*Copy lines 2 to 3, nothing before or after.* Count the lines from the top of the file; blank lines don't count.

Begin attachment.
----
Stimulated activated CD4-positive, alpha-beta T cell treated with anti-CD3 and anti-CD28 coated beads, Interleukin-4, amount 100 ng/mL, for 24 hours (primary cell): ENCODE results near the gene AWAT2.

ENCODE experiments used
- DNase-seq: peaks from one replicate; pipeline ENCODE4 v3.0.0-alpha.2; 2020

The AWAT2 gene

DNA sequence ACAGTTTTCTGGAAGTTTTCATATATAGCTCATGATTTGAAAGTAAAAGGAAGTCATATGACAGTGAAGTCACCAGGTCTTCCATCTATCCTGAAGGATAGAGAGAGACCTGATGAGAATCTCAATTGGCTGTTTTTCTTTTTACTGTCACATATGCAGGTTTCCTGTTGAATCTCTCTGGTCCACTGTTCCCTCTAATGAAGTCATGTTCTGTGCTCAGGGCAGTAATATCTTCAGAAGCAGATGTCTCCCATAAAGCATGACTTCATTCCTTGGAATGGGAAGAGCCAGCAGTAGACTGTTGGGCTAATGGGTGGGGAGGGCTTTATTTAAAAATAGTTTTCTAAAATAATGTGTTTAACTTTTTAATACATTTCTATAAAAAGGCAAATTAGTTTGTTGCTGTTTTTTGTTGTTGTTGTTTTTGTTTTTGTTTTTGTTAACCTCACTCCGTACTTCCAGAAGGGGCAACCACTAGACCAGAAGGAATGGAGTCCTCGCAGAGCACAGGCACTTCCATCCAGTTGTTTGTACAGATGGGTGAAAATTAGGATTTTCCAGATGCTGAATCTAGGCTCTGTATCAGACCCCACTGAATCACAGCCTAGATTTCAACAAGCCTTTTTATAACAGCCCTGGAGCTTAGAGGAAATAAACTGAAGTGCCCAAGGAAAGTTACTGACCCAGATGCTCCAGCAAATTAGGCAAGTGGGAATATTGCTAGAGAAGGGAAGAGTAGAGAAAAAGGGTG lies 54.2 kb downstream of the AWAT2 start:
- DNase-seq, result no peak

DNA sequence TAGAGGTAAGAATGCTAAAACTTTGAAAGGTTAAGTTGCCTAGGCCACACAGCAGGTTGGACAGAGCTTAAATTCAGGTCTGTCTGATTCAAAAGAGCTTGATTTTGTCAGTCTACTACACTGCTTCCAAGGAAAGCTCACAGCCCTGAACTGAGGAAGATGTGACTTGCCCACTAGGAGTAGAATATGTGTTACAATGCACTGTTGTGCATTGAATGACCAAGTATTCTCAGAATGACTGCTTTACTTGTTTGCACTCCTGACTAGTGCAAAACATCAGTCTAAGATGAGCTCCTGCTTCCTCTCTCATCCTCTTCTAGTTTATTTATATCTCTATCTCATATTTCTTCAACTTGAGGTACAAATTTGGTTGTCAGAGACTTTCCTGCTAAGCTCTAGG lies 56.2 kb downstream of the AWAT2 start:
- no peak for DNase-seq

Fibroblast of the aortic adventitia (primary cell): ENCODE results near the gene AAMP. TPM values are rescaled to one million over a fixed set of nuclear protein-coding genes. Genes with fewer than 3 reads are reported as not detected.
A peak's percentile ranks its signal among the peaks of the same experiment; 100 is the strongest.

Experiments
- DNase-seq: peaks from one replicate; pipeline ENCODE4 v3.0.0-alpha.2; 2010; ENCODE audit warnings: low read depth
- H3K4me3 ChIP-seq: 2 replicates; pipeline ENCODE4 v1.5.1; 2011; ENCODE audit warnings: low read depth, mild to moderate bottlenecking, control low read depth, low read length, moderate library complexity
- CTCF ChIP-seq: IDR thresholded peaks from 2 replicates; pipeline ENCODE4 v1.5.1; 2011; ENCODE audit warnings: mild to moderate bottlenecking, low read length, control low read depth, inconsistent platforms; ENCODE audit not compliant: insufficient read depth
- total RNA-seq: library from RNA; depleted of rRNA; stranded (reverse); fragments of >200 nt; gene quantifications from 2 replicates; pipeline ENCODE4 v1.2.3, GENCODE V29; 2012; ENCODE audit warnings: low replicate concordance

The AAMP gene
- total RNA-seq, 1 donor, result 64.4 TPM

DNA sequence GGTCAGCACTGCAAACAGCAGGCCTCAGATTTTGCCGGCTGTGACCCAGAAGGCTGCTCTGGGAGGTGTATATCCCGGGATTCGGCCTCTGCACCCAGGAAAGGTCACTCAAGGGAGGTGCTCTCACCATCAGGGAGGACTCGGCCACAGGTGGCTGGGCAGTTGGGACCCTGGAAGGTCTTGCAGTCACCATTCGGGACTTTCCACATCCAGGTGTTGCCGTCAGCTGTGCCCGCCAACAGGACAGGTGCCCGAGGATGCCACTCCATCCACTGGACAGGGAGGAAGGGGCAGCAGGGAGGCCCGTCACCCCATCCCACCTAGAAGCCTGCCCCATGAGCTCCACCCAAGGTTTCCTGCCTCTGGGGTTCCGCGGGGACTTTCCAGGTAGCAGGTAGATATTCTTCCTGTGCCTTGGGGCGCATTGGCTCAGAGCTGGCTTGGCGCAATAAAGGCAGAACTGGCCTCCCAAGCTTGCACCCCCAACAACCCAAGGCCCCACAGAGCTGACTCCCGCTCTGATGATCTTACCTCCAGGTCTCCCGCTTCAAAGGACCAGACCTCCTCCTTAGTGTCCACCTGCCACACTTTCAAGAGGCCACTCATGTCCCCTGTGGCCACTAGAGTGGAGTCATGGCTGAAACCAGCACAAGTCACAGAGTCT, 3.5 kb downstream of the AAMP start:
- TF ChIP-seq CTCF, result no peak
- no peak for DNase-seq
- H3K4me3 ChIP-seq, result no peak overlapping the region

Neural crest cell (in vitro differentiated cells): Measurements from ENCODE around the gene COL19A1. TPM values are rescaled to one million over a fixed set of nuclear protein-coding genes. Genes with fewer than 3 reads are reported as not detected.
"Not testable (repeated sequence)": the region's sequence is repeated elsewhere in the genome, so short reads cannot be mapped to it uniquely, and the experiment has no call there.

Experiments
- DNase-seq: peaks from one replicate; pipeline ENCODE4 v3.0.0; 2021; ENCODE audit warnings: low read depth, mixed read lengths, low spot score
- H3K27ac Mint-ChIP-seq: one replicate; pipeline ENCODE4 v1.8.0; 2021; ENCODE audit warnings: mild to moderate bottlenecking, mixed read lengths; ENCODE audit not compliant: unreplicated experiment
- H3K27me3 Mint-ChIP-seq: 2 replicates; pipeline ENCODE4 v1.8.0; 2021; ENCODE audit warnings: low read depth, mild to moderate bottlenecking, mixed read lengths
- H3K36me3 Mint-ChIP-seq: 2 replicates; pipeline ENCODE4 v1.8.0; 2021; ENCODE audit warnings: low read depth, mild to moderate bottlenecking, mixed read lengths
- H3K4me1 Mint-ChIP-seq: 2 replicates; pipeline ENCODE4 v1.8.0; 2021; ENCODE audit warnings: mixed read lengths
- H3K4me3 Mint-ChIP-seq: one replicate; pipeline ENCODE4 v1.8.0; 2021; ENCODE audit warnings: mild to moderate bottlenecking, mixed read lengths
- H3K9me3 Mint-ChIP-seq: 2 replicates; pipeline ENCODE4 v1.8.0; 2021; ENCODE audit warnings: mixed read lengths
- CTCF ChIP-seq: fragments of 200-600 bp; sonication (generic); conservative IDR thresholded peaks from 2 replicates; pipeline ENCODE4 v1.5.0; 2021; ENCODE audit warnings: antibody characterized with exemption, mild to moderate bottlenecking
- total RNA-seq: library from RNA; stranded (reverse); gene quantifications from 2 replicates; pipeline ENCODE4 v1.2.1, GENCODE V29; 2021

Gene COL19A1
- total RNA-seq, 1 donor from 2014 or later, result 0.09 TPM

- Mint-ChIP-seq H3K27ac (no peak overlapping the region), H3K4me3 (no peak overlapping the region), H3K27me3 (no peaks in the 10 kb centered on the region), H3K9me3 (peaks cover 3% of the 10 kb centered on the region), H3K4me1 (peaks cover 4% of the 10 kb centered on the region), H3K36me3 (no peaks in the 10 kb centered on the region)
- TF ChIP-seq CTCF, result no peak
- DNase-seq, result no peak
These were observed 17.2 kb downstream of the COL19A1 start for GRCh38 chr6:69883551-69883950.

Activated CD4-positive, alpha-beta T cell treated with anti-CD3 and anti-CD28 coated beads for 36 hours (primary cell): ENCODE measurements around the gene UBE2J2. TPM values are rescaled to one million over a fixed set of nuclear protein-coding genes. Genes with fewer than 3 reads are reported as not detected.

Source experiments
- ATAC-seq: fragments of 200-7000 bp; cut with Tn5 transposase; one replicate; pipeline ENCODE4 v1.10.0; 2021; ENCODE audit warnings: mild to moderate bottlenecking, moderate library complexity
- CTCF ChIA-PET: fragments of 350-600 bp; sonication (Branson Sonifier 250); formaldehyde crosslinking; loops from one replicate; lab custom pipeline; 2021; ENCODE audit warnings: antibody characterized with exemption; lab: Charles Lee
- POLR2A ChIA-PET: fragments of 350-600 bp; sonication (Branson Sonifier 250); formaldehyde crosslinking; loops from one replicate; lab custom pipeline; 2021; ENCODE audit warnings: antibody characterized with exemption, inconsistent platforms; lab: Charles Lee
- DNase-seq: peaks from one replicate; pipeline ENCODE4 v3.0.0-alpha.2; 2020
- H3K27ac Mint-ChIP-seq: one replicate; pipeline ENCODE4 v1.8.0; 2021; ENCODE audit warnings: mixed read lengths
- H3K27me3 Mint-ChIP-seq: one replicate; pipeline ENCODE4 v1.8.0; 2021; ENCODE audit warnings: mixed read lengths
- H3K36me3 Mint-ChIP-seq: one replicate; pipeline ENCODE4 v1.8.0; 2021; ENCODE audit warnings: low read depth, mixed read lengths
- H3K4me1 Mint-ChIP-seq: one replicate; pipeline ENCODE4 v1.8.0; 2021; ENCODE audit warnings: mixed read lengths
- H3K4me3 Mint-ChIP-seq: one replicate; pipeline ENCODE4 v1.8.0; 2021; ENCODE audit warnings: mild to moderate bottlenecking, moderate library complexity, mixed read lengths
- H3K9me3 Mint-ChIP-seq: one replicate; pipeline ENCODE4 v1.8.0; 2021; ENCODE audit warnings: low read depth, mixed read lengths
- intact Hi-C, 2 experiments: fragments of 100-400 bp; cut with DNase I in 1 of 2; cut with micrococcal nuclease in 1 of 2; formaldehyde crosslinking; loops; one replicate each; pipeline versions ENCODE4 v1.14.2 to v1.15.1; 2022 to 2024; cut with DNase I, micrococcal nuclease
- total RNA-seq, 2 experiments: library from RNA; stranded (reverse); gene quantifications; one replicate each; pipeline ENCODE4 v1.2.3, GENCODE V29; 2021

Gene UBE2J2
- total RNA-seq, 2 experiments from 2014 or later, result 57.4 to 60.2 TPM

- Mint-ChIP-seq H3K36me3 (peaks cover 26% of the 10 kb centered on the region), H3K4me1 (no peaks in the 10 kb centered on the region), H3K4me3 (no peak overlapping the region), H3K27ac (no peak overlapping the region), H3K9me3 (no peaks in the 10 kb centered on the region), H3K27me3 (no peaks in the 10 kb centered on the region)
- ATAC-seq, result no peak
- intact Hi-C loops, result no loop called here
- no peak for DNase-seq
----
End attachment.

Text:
ENCODE experiments used
- DNase-seq: peaks from one replicate; pipeline ENCODE4 v3.0.0-alpha.2; 2020